The only noise louder than the groaning of the shocked fans in the Carrier Dome bleachers was the two sticks clashing in mid-air.Syracuse attack Brendan Bomberry dove across the cage, receiving a pass from Jamie Trimboli and twisting his body to shoot from just a few feet out. As he contorted himself and followed through on what fans thought looked like a point-blank goal, Notre Dame goalie Matt Schmidt met Bomberry’s stick head on, snatching the ball out of the air.Schmidt’s save led to a Notre Dame fastbreak that would leave the crowd more shocked than it already was. At the tail end of the fast break, as Syracuse just settled into its defense, Brian Willetts fired a shot from the left side of SU goalie Dom Madonna, which he saved off his pole, but when Notre Dame retained possession, it tried to copy SU. Bryan Costabile received a pass on the right side of Madonna and raced across in front of the goalie. As Costabile mimicked Bomberry, leaping across the crease, Madonna met his stick head-on, saving what looked like a sure-fire goal, this time for Notre Dame.“We’d like to think if you have that shot from that spot, you score,” Notre Dame head coach Kevin Corrigan said. “He made the save. So today, he wins.”In No. 10 Syracuse’s (5-3, 3-0 Atlantic Coast) 10-6 win over No. 7 Notre Dame (5-3, 1-1 ACC) in the Carrier Dome on Saturday, Dom Madonna extinguished any hopes of ND winning its second ACC game this season. Instead, Madonna’s 13-save career day leaves SU undefeated in conference, with just North Carolina left on the ACC schedule. Heading a young team that surrendered eight man-up opportunities to ND, Madonna led a defense that ranks 59th in the country in scoring defense — 12.29 goals per game entering Saturday’s contest — to just six goals allowed, without giving up a single goal while down a man.AdvertisementThis is placeholder textBut Madonna did not just provide a career-best performance this Saturday. He led Syracuse to its 900th win in program history. For a diehard fan that grew up wanting to play goalie for SU his entire life, Saturday meant something more.“Looking back on it, it feels pretty special,” Madonna said. “Being able to stay resilient and show what Syracuse lacrosse is all about.”Madonna opened the game strong, holding Notre Dame scoreless for the first 11:23 of the game before giving up three-straight goals from the 3:37 mark in the first quarter until the 10:56 mark in the second.But following that stretch, Madonna was nearly unstoppable, allowing just three goals the remainder of the game. Tied at 3-3, Trimboli was called for slashing as Notre Dame huddled the crease. Madonna managed to save a shot following the play-on, but when Notre Dame earned a man-up opportunity, Madonna made a diving save to his left and threw a long outlet to prevent any score for the Fighting Irish. SU then scored off of the outlet to take a 4-3 advantage.Madonna continued to repeat that time and time again. Syracuse didn’t help out its goalie Saturday in terms of fouls. The Orange was called for eight penalties, stretching a time frame of 5:30, while Notre Dame was called for just one in garbage time. Playing down a defender for nearly half of a quarter, Madonna held the Fighting Irish scoreless at every opportunity.“I thought Dom had another special day, making some one-on-one saves, especially in the man-down situation,” Syracuse head coach John Desko said. “Hats off to him and the man-down defense.”Desko, clearly not pleased about the penalty numbers, spent much of the game waving his hands and trying to get the officials’ attention.“Usually if you’re in a tight game, and the ball’s going back and forth, the penalties tend to be more even,” Desko said. “I have to be careful what I say. I didn’t agree with all of them.”Josh Shub-Seltzer | Staff PhotographerNotre Dame poured on 33 shots, while Madonna stood tall, making 13 saves and forcing Notre Dame to take early shots and turn the ball over near-cage.“We didn’t execute, you’ve got a guy open on the crease and you’re throwing a bad pass then I don’t think that’s the other team,” Corrigan said. “If you throw a guy a good pass and he drops it, I don’t think that’s the other team. If you throw a guy a good pass and it ends up in the goalie’s stick…”Corrigan didn’t finish the sentence, knowing that Madonna put together a dominant performance on Saturday. The redshirt senior prevented Notre Dame from capitalizing all of its eight man-up opportunities, and made more than twice as many saves, 13, as the Fighting Irish had goals, six.During one sequence with just under eight minutes left in the fourth quarter, Madonna saved a shot and raced around cage searching for a teammate to pass to. As he looked, the Notre Dame attack swarmed the SU goalie, hitting his stick and tugging on his jersey. No foul was called as Madonna dragged two Fighting Irish attacks with him, trudging forward as if he were pulling a weighted sled, his jersey nearly ripping behind him.As he escaped their grip, Madonna found a wide-open Riley O’Sullivan cutting up the middle. Instead of sticking to their assignments, O’Sullivan’s defenders ditched the midfielder to try to force a Madonna turnover. With only green grass in front, O’Sullivan led a three-on-one fastbreak which ended in a Nate Solomon goal. As the offense huddled around Solomon to celebrate, Madonna simply looked up to the ceiling, pointing straight up with a “number one” in the air.“We’re going to grind through (those possessions),” SU defender Nick Mellen said. “And then we’re going to trust this guy to make a big save at the end of it.” Comments Facebook Twitter Google+ Published on March 31, 2018 at 7:22 pm Contact Matt: [email protected]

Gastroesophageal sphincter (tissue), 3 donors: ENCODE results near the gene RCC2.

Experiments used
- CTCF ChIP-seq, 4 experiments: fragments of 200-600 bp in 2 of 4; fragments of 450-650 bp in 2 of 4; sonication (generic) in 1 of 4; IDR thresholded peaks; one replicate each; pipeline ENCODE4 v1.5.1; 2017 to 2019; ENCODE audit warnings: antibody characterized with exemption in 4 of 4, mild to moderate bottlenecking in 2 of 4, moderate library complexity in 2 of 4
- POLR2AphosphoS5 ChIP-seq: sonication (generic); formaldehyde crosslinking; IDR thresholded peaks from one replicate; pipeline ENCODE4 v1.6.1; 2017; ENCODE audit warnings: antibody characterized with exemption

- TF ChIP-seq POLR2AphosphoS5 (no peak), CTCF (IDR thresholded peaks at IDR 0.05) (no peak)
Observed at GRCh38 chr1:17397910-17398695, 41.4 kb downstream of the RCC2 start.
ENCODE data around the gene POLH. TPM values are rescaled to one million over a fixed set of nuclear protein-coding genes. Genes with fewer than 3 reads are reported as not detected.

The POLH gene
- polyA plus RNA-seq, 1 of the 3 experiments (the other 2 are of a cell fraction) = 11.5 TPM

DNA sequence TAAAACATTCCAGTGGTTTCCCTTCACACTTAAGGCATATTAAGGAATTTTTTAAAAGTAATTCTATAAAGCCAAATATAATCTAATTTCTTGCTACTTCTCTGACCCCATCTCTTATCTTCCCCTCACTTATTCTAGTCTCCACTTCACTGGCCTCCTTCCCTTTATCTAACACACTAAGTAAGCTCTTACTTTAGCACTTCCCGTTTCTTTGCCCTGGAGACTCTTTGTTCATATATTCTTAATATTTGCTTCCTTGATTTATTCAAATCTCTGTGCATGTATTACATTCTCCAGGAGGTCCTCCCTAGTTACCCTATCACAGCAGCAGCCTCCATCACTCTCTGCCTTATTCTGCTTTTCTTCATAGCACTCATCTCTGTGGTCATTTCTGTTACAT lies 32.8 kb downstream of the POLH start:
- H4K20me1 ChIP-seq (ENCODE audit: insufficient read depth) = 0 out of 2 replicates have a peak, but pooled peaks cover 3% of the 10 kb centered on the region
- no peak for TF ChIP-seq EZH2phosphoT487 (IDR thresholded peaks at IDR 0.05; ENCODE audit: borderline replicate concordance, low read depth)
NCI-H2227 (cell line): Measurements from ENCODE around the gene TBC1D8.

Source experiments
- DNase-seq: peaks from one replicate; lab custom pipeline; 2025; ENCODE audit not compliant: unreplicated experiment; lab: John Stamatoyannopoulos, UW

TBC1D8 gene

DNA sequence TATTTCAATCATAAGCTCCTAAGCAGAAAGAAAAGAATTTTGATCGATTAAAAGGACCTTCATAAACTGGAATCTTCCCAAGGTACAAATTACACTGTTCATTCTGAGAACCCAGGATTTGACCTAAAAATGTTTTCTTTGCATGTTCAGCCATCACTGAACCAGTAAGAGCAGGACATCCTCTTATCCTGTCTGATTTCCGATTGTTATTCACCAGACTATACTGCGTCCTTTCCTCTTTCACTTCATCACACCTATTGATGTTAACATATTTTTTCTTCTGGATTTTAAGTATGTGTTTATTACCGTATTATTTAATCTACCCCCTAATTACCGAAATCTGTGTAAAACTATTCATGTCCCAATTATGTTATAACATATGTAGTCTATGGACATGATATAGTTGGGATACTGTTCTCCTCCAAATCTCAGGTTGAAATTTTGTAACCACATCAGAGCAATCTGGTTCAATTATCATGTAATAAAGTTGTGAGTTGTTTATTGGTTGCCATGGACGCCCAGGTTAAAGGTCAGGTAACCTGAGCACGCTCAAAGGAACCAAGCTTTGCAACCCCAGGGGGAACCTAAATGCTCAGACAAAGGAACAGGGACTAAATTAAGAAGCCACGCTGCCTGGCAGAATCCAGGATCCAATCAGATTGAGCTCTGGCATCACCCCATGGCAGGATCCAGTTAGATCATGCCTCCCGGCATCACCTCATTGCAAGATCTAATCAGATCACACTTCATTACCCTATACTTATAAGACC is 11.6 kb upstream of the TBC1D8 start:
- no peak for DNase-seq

The UV environment of the Beagle 2 landing site: detailed investigations and detection of atmospheric state
December 25th 2003 will see the Beagle 2 lander arrive at the surface of Mars in the Isidis region, allowing for the first time in situ measurements of ultraviolet (UV) flux directly from the surface of Mars through the use of a sensor designed as part of a miniaturised environmental package. The expected conditions the sensor will experience are studied here, and the detection signatures for phenomenon such as dust devils. H2O clouds ands near-surface fogs are presented. The beginning and end of mission surface fluxes show little variation, though the period towards mid-nominal mission does experience a maximum in total daily dose levels. Diurnal profiles are calculated highlighting the effects of increased scattering towards shorter wavelengths. A possible dust storm scenario is presented, and the effect upon component UV fluxes is shown to reverse the relative contributions of direct and diffuse components of the total UV flux. The presence of cloud formation above the landing site will be detectable though the observation of elevated diffuse/direct flux ratios. Near-surface morning fogs show a characteristic ‘dip’ in the morning profile when compared to clear mornings, allowing their detection on cloud-free mornings through post-event analysis of long term data. Predicted Phobos eclipses are investigated at each of the sensor centre wavelengths, and show greatest reduction in relative intensity at short wavelengths. Observations of near-miss eclipse events will also be possible, through monitoring of the diffuse UV flux. Dust devil encounters are shown to create a double minima lightcurve, with the depth of the minima dependent upon the total dust loading of the vortex. The effects of these changing conditions on DNA-weighted irradiances are investigated. Possible dust storms provide the greatest increase in biological protection, whereas expected cloud formations at the Beagle 2 site are found to offer negligible protection. Within just five minutes of landing > 95% of any Bacillus subtilis-like bacteria present on the surface of the craft will have lost viability.